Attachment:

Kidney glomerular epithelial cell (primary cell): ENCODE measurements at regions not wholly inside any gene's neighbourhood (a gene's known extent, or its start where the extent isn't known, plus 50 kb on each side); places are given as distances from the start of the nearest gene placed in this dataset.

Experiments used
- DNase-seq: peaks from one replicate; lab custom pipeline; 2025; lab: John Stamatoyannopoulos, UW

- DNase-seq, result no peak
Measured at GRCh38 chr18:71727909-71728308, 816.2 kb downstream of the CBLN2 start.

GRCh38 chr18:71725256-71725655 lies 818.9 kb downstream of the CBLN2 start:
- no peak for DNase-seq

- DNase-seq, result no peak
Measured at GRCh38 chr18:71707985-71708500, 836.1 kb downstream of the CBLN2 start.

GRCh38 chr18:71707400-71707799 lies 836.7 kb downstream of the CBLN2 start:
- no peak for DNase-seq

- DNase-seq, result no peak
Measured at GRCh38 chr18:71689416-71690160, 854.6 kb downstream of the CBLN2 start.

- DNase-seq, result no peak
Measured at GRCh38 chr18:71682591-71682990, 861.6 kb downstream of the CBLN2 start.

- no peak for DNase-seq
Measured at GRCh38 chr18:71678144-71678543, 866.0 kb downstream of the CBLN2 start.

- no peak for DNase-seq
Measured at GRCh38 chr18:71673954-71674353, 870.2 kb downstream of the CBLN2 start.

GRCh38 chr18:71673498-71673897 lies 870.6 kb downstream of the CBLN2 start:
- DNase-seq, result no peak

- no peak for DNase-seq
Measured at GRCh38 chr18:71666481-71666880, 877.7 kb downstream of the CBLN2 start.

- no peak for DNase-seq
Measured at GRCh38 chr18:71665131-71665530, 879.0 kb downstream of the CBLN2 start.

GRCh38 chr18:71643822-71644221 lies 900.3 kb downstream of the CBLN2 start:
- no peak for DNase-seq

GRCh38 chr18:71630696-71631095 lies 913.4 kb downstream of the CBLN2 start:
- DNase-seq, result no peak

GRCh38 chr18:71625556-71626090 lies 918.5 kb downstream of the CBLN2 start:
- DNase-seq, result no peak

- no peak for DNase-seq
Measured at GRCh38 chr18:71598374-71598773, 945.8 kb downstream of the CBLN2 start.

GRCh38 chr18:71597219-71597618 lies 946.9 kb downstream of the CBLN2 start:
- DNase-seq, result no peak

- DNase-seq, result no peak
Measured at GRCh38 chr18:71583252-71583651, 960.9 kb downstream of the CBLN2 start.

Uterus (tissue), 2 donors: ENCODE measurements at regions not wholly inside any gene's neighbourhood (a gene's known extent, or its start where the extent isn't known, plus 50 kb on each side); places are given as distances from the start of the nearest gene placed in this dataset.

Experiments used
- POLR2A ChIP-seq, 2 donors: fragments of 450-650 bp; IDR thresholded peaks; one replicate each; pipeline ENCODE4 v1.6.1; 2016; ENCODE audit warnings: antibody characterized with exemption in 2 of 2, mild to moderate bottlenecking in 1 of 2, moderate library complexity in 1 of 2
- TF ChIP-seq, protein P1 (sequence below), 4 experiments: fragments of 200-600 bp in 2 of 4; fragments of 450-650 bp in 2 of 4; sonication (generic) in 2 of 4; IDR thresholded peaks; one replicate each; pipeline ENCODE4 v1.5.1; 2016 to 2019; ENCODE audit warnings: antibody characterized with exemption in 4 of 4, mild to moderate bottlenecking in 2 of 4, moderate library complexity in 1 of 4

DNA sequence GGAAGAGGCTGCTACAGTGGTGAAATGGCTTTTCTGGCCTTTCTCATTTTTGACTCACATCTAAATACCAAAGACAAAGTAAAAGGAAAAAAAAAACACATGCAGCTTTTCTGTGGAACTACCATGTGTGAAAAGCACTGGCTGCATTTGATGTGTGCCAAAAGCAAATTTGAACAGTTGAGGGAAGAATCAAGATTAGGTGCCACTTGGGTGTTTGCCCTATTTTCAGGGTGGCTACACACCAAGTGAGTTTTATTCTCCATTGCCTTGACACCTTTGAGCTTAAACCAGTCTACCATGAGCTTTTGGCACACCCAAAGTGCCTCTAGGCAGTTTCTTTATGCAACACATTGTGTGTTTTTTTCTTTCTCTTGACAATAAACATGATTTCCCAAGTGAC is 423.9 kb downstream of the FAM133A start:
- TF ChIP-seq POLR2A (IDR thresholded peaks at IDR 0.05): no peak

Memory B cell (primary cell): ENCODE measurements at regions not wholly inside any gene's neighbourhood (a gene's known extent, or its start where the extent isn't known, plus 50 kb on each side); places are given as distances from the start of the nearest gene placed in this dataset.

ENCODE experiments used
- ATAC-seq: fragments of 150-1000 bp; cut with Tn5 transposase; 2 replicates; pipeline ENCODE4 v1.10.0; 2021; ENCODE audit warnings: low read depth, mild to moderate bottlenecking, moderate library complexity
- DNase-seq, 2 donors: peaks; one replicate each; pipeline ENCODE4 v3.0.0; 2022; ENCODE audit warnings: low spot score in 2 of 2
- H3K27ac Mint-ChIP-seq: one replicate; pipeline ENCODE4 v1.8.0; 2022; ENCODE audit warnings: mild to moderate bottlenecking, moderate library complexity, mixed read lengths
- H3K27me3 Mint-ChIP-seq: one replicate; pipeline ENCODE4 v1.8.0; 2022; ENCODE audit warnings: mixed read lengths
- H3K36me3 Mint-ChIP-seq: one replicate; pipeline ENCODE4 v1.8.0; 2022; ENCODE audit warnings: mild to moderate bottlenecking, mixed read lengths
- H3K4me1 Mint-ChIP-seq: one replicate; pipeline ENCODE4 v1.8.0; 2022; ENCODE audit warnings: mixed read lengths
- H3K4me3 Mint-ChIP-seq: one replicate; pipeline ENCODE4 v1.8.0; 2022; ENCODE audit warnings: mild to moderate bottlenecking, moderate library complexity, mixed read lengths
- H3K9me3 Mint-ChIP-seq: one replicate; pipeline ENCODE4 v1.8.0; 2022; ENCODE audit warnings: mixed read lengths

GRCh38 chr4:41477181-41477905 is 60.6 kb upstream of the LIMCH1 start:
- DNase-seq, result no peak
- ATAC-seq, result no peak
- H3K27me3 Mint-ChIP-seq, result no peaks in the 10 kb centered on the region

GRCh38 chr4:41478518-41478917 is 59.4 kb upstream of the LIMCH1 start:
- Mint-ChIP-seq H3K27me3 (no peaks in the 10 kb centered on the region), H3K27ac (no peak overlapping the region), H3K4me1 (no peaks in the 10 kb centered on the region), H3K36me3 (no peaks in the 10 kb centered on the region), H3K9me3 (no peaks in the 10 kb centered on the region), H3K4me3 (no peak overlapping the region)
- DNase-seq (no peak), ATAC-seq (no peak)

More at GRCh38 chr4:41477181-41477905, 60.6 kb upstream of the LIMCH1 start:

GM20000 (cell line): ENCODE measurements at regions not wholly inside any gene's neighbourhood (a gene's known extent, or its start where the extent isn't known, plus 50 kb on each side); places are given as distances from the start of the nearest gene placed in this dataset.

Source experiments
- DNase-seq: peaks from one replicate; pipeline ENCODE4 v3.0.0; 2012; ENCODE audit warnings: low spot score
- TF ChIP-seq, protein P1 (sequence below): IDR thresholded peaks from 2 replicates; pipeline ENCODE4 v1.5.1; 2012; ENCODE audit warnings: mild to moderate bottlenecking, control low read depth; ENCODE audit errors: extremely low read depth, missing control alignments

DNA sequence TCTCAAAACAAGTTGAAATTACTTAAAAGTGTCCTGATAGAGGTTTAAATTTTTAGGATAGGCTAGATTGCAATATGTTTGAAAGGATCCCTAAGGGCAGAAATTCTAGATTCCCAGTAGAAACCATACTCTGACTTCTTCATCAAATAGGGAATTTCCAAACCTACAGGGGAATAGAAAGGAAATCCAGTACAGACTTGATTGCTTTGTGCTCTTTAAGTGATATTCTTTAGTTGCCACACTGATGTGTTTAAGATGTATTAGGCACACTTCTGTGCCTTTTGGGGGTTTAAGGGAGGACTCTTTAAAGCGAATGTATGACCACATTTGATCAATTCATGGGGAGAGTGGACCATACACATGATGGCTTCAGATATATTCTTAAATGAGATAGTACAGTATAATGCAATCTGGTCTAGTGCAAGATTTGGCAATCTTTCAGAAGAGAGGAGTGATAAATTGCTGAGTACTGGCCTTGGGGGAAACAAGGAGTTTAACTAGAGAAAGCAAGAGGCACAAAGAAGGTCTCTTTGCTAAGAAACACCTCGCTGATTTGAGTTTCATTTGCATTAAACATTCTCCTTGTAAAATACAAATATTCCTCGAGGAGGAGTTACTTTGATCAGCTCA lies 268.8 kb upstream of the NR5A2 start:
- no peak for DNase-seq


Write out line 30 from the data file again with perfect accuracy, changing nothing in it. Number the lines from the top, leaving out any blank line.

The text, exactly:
GRCh38 chr18:71625556-71626090 lies 918.5 kb downstream of the CBLN2 start: